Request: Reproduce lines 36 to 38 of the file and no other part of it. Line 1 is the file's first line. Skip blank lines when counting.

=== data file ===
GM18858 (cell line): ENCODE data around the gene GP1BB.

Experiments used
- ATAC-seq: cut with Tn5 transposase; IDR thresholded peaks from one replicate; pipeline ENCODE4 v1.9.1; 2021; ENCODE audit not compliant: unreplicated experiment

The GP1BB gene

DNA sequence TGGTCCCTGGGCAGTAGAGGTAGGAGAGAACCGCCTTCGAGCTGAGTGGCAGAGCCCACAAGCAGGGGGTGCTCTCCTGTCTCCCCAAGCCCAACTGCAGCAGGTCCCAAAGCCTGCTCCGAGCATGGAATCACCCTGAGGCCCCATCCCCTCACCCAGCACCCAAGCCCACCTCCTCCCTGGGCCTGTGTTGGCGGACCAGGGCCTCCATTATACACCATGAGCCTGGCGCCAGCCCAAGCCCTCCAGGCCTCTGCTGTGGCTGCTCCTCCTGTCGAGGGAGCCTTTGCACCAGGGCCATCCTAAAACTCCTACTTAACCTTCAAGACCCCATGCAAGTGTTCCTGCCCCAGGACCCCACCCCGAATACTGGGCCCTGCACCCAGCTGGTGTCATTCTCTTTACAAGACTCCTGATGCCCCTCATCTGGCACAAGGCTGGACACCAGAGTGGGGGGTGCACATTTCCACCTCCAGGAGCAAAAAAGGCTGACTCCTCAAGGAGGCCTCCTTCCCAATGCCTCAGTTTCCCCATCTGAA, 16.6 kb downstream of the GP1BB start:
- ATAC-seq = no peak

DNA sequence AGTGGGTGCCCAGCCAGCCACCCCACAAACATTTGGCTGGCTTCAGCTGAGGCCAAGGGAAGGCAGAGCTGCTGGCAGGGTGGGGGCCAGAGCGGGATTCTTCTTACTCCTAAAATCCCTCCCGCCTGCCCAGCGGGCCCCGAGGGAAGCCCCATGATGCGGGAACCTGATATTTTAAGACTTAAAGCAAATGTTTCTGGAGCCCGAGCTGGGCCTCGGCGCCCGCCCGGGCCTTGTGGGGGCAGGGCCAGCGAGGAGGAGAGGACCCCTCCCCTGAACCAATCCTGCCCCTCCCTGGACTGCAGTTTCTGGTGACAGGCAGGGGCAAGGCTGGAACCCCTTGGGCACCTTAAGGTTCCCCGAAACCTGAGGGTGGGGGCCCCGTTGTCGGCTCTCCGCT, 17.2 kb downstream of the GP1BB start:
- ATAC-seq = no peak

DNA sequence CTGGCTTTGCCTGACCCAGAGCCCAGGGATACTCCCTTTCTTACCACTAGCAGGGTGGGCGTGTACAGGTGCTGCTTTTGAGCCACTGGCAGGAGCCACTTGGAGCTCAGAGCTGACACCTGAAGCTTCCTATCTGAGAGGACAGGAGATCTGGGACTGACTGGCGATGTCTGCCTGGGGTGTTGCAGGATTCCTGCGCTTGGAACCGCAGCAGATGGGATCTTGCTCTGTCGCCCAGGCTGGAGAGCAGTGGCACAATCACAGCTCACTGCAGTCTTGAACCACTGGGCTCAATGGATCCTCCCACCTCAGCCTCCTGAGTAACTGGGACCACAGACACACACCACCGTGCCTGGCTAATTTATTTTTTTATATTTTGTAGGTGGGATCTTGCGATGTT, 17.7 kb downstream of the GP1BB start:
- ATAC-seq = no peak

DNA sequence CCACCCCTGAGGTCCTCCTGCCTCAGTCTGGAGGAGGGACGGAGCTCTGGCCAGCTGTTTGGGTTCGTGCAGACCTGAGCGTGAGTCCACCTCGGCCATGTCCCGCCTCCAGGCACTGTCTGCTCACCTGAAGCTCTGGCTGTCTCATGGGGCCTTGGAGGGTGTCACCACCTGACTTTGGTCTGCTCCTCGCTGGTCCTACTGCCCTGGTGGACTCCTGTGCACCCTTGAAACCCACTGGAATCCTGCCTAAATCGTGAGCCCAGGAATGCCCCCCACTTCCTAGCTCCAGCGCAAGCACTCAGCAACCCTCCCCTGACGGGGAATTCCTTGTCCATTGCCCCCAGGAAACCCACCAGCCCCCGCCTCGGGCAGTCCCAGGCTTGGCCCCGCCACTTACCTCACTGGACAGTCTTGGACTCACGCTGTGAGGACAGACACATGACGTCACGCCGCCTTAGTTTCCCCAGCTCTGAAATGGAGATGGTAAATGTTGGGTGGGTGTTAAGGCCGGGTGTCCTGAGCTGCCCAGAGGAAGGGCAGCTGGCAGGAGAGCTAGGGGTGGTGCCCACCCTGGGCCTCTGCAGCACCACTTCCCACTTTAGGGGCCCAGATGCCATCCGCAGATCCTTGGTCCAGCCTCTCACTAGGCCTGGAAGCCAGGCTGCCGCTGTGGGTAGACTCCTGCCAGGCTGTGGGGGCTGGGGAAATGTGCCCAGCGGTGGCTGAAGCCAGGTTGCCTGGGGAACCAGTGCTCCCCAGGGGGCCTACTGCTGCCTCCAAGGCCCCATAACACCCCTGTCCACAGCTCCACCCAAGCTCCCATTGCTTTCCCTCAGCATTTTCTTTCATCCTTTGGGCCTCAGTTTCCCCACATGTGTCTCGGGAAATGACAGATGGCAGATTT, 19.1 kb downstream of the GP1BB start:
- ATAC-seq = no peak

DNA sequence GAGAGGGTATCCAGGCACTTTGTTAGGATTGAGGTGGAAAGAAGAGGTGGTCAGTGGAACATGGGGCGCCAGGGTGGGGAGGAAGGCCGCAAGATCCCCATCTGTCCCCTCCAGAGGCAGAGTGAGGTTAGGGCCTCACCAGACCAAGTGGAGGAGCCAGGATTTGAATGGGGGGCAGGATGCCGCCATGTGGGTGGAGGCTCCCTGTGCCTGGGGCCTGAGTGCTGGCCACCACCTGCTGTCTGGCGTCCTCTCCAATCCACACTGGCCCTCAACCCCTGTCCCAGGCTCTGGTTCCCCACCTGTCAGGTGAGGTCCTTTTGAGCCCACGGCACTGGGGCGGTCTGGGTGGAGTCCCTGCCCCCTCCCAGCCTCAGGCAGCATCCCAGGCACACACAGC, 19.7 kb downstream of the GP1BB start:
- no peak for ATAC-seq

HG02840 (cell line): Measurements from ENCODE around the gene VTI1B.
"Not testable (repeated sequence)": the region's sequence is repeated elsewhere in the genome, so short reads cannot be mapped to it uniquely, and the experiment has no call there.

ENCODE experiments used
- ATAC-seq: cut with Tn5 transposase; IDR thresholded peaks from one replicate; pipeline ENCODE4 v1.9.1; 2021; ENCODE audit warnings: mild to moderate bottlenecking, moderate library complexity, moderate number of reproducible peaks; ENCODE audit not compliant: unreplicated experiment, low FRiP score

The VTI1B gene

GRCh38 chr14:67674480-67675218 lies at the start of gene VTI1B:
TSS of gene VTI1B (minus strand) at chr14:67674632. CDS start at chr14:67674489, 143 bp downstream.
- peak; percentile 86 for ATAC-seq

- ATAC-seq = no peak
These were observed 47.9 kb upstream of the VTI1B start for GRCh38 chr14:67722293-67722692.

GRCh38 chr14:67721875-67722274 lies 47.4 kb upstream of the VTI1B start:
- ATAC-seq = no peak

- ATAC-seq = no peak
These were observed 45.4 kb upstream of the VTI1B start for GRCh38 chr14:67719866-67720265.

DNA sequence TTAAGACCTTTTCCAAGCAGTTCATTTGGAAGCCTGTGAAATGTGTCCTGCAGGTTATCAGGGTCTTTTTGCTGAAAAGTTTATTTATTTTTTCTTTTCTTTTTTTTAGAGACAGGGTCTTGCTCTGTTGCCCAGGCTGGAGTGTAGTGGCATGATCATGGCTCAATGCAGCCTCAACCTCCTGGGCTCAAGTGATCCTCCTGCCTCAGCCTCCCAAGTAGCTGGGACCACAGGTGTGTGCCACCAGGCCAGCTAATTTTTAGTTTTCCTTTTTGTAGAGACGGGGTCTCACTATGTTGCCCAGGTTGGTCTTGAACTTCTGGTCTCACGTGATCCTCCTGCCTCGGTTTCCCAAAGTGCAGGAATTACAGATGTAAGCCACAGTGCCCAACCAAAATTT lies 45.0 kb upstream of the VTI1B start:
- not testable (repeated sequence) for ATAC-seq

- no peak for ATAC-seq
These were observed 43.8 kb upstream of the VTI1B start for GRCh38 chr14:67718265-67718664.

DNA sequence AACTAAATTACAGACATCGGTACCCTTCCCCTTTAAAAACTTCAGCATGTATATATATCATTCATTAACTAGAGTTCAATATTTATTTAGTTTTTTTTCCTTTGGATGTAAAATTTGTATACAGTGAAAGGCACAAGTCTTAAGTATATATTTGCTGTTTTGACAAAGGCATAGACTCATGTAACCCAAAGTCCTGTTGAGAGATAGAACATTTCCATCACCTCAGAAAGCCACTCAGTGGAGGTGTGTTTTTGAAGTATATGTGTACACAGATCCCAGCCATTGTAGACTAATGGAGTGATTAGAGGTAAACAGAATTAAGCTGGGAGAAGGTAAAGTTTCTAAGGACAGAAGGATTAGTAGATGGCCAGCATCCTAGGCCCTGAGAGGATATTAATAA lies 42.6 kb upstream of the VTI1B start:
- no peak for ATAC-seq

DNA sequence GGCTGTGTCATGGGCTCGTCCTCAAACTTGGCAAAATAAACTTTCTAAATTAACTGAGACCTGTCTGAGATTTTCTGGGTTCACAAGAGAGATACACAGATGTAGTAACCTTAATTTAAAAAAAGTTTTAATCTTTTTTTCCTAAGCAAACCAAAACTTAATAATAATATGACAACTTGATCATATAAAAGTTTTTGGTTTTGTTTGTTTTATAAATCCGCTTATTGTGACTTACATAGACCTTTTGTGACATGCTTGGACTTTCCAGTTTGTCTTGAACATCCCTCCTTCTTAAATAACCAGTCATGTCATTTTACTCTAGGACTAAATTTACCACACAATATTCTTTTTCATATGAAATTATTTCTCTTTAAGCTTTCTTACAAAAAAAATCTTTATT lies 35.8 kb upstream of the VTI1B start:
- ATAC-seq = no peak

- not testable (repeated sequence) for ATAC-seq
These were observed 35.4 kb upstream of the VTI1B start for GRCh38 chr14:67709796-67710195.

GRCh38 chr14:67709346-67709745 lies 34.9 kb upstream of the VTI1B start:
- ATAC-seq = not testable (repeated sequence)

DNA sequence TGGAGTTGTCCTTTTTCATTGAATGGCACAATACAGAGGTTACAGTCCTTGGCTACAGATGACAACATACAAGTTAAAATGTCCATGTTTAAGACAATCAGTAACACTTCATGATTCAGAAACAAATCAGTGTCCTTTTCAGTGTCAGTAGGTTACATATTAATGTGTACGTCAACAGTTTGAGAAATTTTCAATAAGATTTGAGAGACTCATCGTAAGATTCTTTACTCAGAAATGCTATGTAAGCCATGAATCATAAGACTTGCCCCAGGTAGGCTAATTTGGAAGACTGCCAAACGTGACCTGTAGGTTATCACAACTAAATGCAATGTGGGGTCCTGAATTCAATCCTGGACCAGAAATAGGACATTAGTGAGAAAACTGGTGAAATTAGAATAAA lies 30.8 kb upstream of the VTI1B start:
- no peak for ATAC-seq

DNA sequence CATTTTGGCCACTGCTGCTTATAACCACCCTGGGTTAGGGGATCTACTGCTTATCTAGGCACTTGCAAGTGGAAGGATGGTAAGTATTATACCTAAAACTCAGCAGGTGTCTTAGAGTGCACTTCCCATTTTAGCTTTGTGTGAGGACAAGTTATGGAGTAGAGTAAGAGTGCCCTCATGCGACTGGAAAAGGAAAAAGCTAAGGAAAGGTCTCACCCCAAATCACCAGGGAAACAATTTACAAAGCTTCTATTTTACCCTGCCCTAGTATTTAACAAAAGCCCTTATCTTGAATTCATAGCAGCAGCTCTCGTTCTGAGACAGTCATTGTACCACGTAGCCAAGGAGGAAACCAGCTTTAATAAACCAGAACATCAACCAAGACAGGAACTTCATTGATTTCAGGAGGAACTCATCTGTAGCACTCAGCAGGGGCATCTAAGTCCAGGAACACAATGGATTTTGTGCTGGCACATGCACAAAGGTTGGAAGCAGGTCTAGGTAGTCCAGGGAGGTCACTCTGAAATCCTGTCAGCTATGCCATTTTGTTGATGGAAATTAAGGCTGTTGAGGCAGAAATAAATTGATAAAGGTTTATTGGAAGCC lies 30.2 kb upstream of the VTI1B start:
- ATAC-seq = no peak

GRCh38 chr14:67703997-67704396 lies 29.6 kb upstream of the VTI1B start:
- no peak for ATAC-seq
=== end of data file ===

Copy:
- ATAC-seq = no peak

- not testable (repeated sequence) for ATAC-seq
These were observed 35.4 kb upstream of the VTI1B start for GRCh38 chr14:67709796-67710195.